There are two types of encoding generated from PCM files: the "Lossless" encoding which is the most preferred amongst the audiophiles and the "lossy" encoding which is considered highly today.

The advantage of the "Lossless" is that the audio content is not deteriorated and consequently quality remains identical to the audio source file. The drawback is that these files remain very heavy and thus they do not match the on-line consumers' needs today; Simply not suitable for diffusion. The "Lossless" format is the ultimate Audiophile encoding.

The "lossy" format has its own disadvantages but offers advantages that the other form does not. In spite of a loss of data acoustics, it is sometimes very difficult to differentiate the nuances between the source and the encoded file. All will depend on the parameters applied to the encoder (for example the "bit-rate"), its internal architecture and the techniques which the professionals apply upstream. By evaluating a good compromise between Loss and Quality, the advantage is here: the files are light and they satisfy a large number of enthusiastic for whom fidelity is not essential.

Note that our encoding is made from the Hi-Res files rather than from the files generated for the Audio-Cd whose having a lower bit-depth. So our Encoding yields better quality. Moreover, apart from the quality gain since a greater bit-depth, we avoid mandatory Noise drawbacks when converting the original bit-depth to a lower value.

We practice an exclusive "lossy" encoding: we work each of your titles in order to optimize the Encoding process. This stage is carried out independently of the "Cd Mastering" session. A wide selection of Codecs will be proposed or advised for you according to your final applications and your music. Moreover, we deliver the masterised files for the very recent Apple's "Mastered for iTunes" program. Once these files are encoded (iTunes Plus) it is impossible to differentiate to the ear which are the encoded files and which are the Hi-Resolution source files.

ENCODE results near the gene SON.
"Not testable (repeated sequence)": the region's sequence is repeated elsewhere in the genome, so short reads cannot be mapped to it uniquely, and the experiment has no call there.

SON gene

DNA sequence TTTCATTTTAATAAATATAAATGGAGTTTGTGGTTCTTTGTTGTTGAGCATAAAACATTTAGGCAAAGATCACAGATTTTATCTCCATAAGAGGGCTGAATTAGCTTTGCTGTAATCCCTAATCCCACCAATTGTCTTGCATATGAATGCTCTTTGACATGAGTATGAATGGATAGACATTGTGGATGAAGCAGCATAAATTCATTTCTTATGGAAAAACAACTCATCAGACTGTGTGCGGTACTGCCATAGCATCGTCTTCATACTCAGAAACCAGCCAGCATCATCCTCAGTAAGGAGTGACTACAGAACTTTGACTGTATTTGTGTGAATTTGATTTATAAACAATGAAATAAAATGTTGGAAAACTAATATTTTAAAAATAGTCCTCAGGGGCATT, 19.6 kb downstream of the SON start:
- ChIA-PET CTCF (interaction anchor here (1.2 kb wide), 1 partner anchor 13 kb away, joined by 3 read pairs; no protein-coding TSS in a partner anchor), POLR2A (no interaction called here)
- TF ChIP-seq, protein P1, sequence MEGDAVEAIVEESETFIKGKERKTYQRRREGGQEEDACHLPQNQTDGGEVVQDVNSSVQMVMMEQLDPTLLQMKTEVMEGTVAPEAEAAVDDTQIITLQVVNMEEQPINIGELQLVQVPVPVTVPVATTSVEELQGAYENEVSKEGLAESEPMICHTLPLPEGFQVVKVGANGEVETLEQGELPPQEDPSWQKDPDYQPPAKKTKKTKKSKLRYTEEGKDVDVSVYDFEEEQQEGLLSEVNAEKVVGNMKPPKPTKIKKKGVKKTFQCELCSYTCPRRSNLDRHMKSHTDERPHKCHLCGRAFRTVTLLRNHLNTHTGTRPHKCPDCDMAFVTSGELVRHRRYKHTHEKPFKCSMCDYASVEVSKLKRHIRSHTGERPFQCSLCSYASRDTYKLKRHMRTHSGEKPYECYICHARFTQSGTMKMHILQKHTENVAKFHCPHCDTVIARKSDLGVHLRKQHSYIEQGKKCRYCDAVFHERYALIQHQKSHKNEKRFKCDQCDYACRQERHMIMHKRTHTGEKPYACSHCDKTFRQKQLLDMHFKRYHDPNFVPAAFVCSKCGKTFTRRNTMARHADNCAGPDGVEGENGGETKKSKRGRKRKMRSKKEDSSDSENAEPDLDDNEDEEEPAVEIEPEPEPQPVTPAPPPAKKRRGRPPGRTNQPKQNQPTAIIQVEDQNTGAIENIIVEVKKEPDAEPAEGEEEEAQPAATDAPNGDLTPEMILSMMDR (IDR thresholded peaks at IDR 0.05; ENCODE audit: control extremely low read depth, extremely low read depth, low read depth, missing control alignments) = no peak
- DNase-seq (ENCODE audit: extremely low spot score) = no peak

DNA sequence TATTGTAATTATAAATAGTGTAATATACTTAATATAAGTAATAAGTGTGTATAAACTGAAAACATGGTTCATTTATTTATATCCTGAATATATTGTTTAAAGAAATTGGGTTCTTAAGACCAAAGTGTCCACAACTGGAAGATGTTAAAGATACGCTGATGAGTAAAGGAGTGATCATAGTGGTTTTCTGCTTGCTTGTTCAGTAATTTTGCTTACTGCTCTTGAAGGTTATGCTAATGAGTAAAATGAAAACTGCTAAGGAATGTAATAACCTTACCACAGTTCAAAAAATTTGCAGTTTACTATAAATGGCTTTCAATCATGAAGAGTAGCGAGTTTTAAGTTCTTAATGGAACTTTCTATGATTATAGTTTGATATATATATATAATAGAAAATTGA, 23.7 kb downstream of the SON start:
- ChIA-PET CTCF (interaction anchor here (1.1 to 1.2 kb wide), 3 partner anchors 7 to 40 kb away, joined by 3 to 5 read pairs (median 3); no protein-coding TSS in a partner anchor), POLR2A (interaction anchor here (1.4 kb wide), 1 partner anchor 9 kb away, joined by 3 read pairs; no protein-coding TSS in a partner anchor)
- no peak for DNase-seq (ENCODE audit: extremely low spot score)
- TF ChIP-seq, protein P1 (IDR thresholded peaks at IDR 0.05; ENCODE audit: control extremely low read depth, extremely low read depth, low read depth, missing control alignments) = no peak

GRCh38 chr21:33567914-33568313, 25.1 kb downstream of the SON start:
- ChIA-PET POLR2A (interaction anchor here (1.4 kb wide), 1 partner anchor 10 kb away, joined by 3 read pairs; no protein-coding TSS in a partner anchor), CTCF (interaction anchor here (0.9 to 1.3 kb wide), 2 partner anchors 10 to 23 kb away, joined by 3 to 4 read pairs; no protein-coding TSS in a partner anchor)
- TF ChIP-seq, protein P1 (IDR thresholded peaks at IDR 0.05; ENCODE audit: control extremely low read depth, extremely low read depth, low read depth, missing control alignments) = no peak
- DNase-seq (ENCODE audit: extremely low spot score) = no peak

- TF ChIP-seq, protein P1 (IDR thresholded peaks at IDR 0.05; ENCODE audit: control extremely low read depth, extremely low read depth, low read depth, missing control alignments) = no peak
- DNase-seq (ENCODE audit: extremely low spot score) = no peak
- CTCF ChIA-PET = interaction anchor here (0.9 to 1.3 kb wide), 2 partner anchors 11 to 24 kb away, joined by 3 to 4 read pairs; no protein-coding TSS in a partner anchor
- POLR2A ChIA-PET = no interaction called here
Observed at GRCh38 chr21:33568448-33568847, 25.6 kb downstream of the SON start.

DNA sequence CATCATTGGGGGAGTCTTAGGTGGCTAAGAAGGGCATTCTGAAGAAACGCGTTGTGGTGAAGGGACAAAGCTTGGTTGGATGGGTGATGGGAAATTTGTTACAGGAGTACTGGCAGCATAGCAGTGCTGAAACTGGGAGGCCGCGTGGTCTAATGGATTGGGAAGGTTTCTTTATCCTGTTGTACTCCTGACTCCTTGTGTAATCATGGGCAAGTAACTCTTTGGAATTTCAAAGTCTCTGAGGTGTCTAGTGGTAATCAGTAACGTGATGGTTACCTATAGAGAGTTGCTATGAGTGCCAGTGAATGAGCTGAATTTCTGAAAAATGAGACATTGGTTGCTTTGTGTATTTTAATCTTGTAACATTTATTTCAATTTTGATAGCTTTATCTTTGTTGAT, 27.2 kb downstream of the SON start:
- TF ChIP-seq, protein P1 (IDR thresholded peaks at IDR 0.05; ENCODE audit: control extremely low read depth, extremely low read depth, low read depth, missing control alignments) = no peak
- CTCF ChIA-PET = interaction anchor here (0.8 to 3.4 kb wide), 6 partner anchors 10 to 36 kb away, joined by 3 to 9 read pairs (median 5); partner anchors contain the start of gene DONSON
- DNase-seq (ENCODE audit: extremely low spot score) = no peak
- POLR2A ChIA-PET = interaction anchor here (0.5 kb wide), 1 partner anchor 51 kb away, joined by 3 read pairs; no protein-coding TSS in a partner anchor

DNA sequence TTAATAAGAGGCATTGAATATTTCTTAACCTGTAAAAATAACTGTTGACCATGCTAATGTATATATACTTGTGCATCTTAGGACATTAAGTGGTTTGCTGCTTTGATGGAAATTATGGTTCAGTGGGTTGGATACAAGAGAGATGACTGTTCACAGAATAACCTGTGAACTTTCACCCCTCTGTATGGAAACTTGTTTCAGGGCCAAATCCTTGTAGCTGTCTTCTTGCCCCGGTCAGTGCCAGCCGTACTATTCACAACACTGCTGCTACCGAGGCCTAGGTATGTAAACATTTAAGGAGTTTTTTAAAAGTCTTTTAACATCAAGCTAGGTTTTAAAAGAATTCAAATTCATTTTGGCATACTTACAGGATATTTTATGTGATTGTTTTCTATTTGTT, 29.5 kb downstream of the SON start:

Mastered for iTunes

Apple understood that the "lossy" encoding could be largely improved on the basis of a codec succeeding to the AAC: the iTunes Plus AAC. This new algorithm developed at the start of 2012 works on 24-bit High-Resolution audio files and generates compressed files in 256kbps.
This new codec attacks the Audiophile world because when listening it becomes impossible to differentiate the source; the Hi-Resolution file or the encoded file.
Apple reserves the right to encode your files to put them on sale online on their "iTunes store". We have all the tools to provide these High-resolution files (digital Resolution of 24 bits & Sampling Rate up to 96 kHz in .WAVE or .AIFF format) fully optimized for this encoding.